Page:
Bullying in any form is unacceptable, and it is important that if you are a victim of this abuse, you adopt strategies which enable you to remain strong.
Cyberbullying comes in many forms, but the common element is the use of technology like the internet and cell phones to harass a victim. The Cyberbullying Research Center defines the phenomenon as, “willful and repeated harm inflicted through the use of computers, cellphones, and other electronic devices.”
Cyberbullying can range from small-scale name-calling via social networking sites to persistent threatening text messages to unauthorized posting of personal pictures or videos to public websites. In cyberbullying the bully is protected by the anonymity of the Internet and the effects on the victim are magnified because more peers can see the bullying, and it's difficult if not impossible to erase its record.
Taking some smart precautions can help you avoid cyberbullying.
How can I protect myself?
- Make the most of privacy settings. Investigate what measures you can take to keep content private on the websites you use. On Facebook and other social networking sites, you can adjust your settings so that only the people you select are able to see your personal information and posts. It’s important to check these privacy settings frequently, because sites sometimes change their policies.
- Think before you post. Never forget that the internet is public. What you put out there can never be erased. If you wouldn’t say something in a room full of strangers, don’t say it via internet. Even letting someone know sensitive or embarrassing information about you via email can have unforeseen consequences.
- Keep personal information personal. Don’t reveal identifying details about yourself— address, phone number, school, credit card number, etc.—online. Passwords exist for a reason; sharing them with friends is like passing out copies of your house key to friends and strangers alike.
What can I do if I am a victim?
How can I react to cyberbullying?
Sometimes bullies are encouraged by seeing a reaction. Do not respond to minor teasing or name calling if you can avoid it.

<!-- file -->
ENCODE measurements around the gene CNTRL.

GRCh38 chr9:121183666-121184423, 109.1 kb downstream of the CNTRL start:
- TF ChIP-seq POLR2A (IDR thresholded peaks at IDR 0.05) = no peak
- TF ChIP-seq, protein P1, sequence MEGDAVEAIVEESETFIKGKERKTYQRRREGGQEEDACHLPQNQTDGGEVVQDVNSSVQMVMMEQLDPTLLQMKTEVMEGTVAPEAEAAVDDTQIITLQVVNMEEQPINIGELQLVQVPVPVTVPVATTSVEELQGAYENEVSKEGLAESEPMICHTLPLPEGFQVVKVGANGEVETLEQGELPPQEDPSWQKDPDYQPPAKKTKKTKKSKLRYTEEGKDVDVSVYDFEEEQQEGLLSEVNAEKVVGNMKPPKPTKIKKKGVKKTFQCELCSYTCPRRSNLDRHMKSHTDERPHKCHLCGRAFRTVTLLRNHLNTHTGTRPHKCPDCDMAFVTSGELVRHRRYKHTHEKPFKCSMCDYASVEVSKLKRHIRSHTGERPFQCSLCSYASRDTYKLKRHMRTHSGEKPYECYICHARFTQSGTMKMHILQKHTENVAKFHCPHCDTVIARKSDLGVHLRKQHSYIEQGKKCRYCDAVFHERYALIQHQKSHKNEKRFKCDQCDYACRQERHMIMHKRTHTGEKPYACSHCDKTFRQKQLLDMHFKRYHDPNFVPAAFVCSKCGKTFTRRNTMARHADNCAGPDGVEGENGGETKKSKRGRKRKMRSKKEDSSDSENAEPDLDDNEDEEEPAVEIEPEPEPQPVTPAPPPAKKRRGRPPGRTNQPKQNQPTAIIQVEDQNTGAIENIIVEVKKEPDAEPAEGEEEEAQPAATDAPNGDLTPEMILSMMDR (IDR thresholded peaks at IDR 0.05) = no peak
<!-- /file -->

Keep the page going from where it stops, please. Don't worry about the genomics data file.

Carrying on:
Keep a record of bullying messages you receive in hard copy. It may be helpful so to verify what went on and who the bully is.
There is no reason to suffer alone when you are the target of bullying. Ask for help.
Stop all communication with the bully when possible. You may be able to block their phone number so you no longer receive their calls or texts. If that’s not possible, you might consider changing phone numbers. Facebook and instant messenger providers allow you to block other users so that they can no longer interact with you. If for some reason it’s not possible to block a cyberbully, you can always screen their calls and delete their messages without opening them.
Need to talk to someone?
Student Health Centre,
M Block, Dunedin
What shouldn't I do?
Don’t sink to the bully’s level. Starting your own cyberbullying campaign against the bully will get you nowhere, especially if you end up breaking laws or Otago Polythecnic rules.
Don’t forward bullying content or messages. If someone sends you a bullying message, forwarding it to a friend only expands the problem. You never know how far an email chain can go.
Don’t believe the bully. Don’t let bullies destroy your self-esteem. No one deserves to be harassed. Cyberbullies’ cowardly and destructive actions are often more about their own problems than they are about you. When bullying gets you down, talk about it with someone you trust who can build you back up.
(1) Modern communication. Learning Lark. Image retrieved from: https://www.flickr.com/photos/44282411@N04/6738333743 Licensed under a Creative Commons Attribution 2.0 license.
Texting. Jhaymesisviphotography. Image retrieved from: https://www.flickr.com/photos/jhaymesisvip/6497720551 Licensed under a Creative Commons Attribution 2.0 license.